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Depression is common among chronically ill patients and their relatives. In this article, we investigated the prevalence of depression among relatives of cancer patients in Jordan, and studied the relation between several socio-demographic, disease- and treatment-related factors, together with the occurrence of depression among those relatives.
A cross-sectional survey study was conducted at a major university hospital in Jordan. Relatives of cancer patients were interviewed for socio-demographic information, and medical records were checked for information about disease and treatment of patient. Psychological status of the relative was assessed using the Hospital Anxiety & Depression Scale (HADS).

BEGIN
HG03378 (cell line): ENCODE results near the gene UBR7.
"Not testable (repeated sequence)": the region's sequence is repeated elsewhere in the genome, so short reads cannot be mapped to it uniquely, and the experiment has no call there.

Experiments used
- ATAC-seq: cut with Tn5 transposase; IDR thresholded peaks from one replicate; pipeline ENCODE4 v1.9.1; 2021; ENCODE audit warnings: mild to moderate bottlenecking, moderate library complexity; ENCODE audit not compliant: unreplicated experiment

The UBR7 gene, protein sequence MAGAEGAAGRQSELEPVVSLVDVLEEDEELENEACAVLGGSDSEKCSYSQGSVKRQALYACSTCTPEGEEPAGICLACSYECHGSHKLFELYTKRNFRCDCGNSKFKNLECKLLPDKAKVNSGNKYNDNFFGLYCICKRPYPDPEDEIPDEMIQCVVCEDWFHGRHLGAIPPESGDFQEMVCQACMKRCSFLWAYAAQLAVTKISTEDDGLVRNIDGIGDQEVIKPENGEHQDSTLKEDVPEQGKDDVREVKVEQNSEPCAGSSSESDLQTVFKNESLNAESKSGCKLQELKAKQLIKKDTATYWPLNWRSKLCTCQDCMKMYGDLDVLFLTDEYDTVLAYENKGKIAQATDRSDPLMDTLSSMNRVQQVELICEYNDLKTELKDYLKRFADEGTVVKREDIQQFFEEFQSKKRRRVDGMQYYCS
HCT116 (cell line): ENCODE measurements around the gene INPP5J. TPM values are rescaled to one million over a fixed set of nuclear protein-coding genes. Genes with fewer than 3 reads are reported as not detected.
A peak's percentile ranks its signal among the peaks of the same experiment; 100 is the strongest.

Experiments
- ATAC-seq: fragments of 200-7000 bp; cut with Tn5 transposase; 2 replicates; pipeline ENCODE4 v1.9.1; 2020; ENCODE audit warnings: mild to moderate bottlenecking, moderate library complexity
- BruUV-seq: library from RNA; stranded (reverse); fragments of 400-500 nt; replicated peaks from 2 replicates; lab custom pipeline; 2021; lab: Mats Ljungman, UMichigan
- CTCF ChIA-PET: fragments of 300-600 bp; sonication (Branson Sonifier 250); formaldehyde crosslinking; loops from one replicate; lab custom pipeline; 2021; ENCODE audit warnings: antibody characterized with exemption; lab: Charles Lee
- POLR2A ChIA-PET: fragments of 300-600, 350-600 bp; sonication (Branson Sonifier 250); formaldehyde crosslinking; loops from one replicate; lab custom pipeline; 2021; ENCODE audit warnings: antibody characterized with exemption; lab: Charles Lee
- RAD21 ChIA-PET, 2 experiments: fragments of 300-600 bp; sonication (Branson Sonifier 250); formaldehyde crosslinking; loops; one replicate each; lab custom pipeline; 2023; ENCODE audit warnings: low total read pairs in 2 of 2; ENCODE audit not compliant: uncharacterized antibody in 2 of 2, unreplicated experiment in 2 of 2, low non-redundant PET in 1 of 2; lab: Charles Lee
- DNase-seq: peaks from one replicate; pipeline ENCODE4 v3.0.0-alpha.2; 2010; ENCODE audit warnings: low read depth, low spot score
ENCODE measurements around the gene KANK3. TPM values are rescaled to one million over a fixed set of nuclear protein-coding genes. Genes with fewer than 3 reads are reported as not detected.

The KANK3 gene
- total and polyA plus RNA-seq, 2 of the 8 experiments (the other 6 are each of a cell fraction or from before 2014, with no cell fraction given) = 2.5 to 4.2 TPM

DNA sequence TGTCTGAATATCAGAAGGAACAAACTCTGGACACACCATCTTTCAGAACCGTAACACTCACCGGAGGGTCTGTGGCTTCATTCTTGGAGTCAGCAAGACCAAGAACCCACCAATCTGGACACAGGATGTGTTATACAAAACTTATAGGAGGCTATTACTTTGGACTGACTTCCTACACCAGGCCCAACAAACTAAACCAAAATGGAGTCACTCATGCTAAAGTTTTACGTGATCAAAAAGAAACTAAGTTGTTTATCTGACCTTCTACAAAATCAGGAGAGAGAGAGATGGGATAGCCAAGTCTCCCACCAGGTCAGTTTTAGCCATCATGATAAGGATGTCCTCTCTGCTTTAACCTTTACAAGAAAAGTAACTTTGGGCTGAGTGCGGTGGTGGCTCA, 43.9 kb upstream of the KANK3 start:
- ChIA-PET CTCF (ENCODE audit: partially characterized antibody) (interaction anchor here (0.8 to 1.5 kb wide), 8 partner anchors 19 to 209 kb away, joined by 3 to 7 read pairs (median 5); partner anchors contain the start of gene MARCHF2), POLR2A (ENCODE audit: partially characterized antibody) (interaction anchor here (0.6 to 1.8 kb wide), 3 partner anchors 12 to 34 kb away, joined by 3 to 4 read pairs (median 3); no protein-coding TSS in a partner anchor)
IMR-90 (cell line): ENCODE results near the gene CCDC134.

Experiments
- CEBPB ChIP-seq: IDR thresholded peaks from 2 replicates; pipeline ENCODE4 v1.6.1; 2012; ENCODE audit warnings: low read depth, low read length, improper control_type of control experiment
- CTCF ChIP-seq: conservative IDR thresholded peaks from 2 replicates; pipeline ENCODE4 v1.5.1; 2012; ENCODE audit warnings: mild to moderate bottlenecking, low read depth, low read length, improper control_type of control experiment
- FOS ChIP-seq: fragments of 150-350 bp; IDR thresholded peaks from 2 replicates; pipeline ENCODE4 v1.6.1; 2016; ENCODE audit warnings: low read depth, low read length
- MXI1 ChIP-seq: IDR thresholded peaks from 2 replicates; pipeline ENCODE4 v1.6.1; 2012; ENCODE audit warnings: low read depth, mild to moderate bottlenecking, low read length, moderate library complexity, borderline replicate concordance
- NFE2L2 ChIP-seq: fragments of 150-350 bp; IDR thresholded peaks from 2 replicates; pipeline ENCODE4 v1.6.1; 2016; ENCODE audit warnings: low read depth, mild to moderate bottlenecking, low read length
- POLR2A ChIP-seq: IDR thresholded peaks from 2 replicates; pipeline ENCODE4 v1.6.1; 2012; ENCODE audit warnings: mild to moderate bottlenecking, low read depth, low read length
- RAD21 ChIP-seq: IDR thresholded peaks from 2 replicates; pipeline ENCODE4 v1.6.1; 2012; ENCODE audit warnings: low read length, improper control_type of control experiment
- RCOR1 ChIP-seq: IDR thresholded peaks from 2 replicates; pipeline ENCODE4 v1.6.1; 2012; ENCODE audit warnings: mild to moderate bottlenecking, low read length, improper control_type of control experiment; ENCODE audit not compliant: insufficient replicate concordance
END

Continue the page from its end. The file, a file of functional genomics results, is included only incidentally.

The prevalence of depression in our sample was 81.9%. Age and degree of relatedness were significantly correlated with the occurrence of depression among relatives of cancer patients. Significant correlations were also detected between depression among patient's relatives and the stage of the disease. Positive predictive factors for depression included relatives being middle aged, close relatedness, patients being in advanced disease stage, and on chemotherapy or undergoing surgery for cancer treatment.
Significance of results:
Depression is prevalent among relatives of cancer patients. Therefore, more attention is needed to detect changes in the psychological state of vulnerable relatives of cancer patients, in an effort to reduce the occurrence of depression.
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